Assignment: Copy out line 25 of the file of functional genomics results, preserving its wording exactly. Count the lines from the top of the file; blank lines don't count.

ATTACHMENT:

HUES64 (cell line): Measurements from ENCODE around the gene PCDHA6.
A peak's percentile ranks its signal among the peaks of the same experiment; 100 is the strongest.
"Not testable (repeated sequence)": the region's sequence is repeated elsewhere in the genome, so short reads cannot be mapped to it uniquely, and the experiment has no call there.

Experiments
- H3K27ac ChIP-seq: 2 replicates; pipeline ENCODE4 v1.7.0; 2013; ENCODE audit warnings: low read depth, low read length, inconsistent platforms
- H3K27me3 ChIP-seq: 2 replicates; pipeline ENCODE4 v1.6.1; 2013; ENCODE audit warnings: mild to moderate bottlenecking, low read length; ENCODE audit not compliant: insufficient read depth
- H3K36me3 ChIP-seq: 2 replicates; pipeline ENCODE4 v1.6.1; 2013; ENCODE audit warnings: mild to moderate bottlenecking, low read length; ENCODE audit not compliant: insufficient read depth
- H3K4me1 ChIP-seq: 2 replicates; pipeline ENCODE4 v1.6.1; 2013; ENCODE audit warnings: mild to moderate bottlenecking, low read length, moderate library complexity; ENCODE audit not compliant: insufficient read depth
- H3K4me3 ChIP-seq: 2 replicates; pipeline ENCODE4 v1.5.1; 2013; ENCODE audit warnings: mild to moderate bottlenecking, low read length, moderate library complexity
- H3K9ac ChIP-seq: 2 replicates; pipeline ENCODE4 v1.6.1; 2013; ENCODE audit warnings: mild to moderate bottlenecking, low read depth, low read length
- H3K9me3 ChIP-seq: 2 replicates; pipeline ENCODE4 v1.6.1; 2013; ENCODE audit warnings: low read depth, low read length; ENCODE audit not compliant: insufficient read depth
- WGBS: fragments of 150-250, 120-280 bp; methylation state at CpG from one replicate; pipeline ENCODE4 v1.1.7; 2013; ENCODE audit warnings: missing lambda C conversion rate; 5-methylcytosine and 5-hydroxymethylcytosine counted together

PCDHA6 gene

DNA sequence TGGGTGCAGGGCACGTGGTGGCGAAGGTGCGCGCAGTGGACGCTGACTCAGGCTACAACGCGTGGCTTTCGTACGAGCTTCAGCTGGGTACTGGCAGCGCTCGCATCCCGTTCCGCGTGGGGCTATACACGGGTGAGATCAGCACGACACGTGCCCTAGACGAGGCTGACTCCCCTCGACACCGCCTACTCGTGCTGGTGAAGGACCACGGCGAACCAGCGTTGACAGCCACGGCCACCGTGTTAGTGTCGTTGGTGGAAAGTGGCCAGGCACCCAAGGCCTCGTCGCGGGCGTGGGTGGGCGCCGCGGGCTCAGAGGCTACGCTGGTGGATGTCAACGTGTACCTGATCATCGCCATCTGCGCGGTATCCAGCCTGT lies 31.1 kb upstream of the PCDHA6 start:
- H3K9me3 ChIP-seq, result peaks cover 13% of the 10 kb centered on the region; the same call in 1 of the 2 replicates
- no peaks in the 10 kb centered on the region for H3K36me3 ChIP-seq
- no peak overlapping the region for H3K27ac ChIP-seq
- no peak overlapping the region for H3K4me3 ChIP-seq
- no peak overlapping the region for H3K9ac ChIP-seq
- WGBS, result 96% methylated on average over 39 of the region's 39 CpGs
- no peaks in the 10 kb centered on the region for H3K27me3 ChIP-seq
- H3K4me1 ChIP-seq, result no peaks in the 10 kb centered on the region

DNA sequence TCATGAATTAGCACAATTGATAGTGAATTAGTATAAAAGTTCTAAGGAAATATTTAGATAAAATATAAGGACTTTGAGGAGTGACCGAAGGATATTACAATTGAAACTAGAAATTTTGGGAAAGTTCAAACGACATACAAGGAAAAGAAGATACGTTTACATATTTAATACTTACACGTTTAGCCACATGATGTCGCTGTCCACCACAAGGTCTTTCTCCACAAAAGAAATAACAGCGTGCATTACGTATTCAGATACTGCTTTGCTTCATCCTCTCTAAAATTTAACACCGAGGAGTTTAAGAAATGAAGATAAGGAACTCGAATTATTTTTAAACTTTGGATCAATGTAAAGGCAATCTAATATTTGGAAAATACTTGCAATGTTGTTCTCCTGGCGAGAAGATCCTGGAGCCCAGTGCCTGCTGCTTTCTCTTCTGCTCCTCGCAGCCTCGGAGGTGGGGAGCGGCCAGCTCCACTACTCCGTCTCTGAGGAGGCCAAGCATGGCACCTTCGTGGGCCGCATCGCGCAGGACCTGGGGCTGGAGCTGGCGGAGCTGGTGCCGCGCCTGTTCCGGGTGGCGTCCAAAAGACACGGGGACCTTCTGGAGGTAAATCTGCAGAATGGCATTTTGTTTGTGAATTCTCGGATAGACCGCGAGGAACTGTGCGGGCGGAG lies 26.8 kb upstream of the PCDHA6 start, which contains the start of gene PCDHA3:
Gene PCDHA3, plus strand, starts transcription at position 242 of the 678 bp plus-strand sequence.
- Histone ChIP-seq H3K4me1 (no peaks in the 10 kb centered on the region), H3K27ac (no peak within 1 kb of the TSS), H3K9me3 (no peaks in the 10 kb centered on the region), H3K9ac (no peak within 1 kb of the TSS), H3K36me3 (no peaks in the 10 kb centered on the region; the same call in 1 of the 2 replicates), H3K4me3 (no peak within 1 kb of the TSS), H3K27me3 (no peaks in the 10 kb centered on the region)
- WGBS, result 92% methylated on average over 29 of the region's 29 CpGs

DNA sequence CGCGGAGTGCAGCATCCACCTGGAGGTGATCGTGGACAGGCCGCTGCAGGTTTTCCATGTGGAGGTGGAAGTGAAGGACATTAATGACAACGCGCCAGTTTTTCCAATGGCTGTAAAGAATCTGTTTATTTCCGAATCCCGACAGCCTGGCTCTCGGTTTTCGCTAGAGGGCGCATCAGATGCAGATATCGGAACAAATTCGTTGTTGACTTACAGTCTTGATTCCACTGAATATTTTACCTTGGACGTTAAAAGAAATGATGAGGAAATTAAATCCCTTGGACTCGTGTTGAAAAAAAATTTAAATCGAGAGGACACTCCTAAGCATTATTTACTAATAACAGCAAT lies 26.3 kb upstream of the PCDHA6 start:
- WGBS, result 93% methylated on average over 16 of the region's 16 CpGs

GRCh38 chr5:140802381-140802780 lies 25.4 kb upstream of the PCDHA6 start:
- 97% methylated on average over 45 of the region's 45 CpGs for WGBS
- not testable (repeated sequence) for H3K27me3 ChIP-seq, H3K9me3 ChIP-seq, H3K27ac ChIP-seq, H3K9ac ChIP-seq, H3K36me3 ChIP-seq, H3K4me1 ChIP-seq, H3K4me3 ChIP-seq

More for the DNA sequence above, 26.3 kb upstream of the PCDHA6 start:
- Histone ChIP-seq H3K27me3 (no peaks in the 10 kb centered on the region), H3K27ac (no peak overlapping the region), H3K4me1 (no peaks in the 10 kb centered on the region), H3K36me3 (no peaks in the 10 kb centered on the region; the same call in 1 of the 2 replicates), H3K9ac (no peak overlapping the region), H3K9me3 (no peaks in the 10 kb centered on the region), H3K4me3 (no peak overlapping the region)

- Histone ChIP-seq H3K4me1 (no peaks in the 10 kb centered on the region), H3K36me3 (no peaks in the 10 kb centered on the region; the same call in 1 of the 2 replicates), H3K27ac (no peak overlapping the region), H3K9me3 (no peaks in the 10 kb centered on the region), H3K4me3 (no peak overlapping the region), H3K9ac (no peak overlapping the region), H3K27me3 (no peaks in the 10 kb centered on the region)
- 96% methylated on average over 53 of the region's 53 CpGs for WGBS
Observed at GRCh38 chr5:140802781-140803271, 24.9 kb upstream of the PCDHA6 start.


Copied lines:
- Histone ChIP-seq H3K4me1 (no peaks in the 10 kb centered on the region), H3K27ac (no peak within 1 kb of the TSS), H3K9me3 (no peaks in the 10 kb centered on the region), H3K9ac (no peak within 1 kb of the TSS), H3K36me3 (no peaks in the 10 kb centered on the region; the same call in 1 of the 2 replicates), H3K4me3 (no peak within 1 kb of the TSS), H3K27me3 (no peaks in the 10 kb centered on the region)